Dharma: "Give me an example of space".
Yudhishthira: "My two hands as one".

And this brings us to the real challenges of the spaces explored by The Mahabharata in an Australian context. In theatre, what is invisible can be made visible, the seeds of fragmentation critiqued and at the same time difference celebrated. In the utopian free spaces of play at least, coercive and delimiting ways of seeing can be subverted. Re-making our histories means re-visioning and re-making ourselves. Only then can theatre once more become necessary, as social and spiritual meeting place. For all Australians, "our two hands as one". A free space frees.

Unpublished essay, originally written in Perth, Western Australia, 1993.

Photograph: Julio Donoso - The Mahabharata at the Bouffes du Nord, Paris, 1987.

See also David Williams (ed.), Peter Brook and the Mahabharata: Critical Perspectives, London and New York: Routledge, 1991; and David Williams (ed.), Peter Brook: A Theatrical Casebook (2nd edition - revised and updated), London: Methuen, 1992; and my essay ‘Assembling our differences: bridging identities-in-motion in intercultural performance’, in Simon Murray & John Keefe (eds), The Physical Theatres Reader, London & New York: Routledge, pp. 239-48.


Artaud, Antonin. The Theatre and its Double (trans. Victor Corti), New York: Grove Press, 1958.

Bachelard, Gaston. The Poetics of Space, Boston: Beacon Press, 1969.

Brook, Peter. "Les lieux du spectacle", L'architecture d'aujourd'hui, October-November 1970.

----- "Espaces pour le theatre", Le Scarabée International, Summer 1982.

----- "Lettre a une étudiante anglaise", in Timon d'Athènes (translated and adapted by Jean-Claude Carrière), Paris, CICT, 1978.

----- "The Living Theatre of the Outback", The Sunday Times, 17 August 1980.

Carrière, Jean-Claude. The Mahabharata, London: Methuen, 1986.

Gould, Richard A. Yiwara, Foragers of the Australian Desert, New York: Charles Scribner's Sons, 1969.

Mostafavi, Mohsen and David Leatherbarrow. On Weathering: the Life of Buildings in Time, Massachusetts Institute of Technology, 1993.

Thursday, 28 August 2008

the idea of south

'You do not have to sit outside in the dark. If, however, you want to look at the stars, you will find that darkness is necessary. But the stars neither require nor demand it' (Annie Dillard 1988: 31).

During the Olympics, I've been reading about Antarctic explorers - I'm not really sure why. Perhaps it's the terrible weather here in Devon, combined with associations leaking from the inescapable nationalist rhetoric of 'heroic' endeavour from the BBC in Beijing. Certainly some possibility of a vicarious 'outside' and 'elsewhere' as an antidote to despondent peering out at the rain from the sofa during yet another medal ceremony with oh so jolly national anthem accompaniment.

In particular, I've been looking at David Thomson's fine book about Scott, Shackleton and Amundsen (2002), Scott's journals, Apsley Cherry-Garrard's The Worst Journey in the World, Trevor Griffiths's screenplay for The Last Place on Earth, Sarah Wheeler's Terra Incognita, Francis Spufford's I May Be Some Time, and collections of Frank Hurley's and Herbert Ponting's remarkable photographs of Shackleton's Endurance and Scott's Terra Nova expeditions respectively. Finally, and much less familiar to me, some material about the Australian geologist Douglas Mawson, whose 1912-13 trek with Mertz and Ninnis during the Australasian Antarctic Expedition is perhaps (alongside Shackleton's journey from Elephant Island to South Georgia 3 years later in 1916) the most bewildering story of them all.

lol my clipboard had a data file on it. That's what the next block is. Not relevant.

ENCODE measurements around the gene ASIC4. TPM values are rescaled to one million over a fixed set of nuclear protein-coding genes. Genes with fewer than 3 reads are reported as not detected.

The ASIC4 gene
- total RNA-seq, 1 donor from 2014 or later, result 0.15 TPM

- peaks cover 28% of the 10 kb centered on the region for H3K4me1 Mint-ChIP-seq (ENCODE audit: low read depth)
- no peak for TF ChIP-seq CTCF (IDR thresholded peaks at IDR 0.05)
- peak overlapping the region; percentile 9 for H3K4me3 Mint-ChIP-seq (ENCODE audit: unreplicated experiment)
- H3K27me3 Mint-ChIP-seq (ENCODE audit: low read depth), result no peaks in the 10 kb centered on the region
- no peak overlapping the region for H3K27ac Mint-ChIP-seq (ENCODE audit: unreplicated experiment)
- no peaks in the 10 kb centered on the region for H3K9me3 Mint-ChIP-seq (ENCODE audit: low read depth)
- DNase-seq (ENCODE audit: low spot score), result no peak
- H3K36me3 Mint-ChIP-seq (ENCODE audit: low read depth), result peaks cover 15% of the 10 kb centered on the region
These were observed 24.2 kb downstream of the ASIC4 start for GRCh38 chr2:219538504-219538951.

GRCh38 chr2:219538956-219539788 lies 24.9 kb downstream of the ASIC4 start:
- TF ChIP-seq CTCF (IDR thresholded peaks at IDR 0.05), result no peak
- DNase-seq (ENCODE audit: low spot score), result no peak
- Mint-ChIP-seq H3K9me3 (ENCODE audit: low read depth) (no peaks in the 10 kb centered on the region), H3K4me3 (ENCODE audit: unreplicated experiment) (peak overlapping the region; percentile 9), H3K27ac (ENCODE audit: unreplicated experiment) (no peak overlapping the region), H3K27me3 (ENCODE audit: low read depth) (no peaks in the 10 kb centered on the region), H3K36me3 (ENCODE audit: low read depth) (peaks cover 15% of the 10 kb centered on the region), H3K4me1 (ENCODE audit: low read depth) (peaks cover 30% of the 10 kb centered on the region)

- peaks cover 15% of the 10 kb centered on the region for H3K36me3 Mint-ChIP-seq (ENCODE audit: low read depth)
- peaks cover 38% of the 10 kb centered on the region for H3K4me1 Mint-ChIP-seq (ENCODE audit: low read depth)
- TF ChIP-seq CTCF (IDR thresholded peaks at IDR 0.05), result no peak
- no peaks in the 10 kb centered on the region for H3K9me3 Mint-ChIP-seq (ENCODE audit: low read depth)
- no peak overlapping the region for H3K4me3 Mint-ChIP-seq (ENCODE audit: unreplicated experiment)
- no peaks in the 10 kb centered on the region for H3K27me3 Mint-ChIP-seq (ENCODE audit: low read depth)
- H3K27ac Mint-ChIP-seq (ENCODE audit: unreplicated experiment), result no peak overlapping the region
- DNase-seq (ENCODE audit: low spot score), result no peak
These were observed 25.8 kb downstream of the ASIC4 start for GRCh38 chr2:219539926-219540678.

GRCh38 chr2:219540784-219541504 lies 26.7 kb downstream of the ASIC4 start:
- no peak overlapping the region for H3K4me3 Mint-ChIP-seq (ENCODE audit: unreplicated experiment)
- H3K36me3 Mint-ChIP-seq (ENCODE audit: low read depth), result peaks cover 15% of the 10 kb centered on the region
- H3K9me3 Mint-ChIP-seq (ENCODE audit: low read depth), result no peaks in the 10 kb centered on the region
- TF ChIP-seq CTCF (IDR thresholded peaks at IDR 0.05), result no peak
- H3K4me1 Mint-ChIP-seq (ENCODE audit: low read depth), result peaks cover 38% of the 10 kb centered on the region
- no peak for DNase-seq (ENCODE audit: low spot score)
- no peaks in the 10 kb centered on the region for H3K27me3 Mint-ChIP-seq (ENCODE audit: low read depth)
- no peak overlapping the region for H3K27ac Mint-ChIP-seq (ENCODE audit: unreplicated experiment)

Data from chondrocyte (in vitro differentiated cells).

The bare bones of Mawson's journey, set in inconceivably harsh blizzard conditions 'among rolling waves of ice', are as follows: Ninnis's sudden disappearance down a crevasse with the dog-drawn sledge containing most of the team's provisions - the two others peering down the crack in the ice to see nothing but a dog on a ledge 150 feet below, still alive but its back broken; 315 miles to get back to base - enough food for only 10 days, but nothing for the dogs; an improvised tent using a tent cover, some skis and sledge struts; the gradual cull of dogs for food during the return journey, everything consumed, including the paws (stewed); Mertz's death en route, probably hastened by Vitamin A poisoning from eating dogs' livers; Mawson's fall into a crevasse, his sledge wedging in the ice above his head, then hauling himself out by the rope from which he dangled; his eventual arrival back at the base, Cape Denison, with his ship the Aurora having already departed and now just a dot on the horizon; when the men who had stayed behind to look for him eventually found him, unrecognisably bedraggled, they asked: 'My God, which one are you?'; and finally, another winter spent in the huts before the Aurora's eventual return. Mawson's story is genuinely astonishing, humbling, and at times oddly funny in pitch-dark ways that remind me of Joe Simpson's Touching the Void.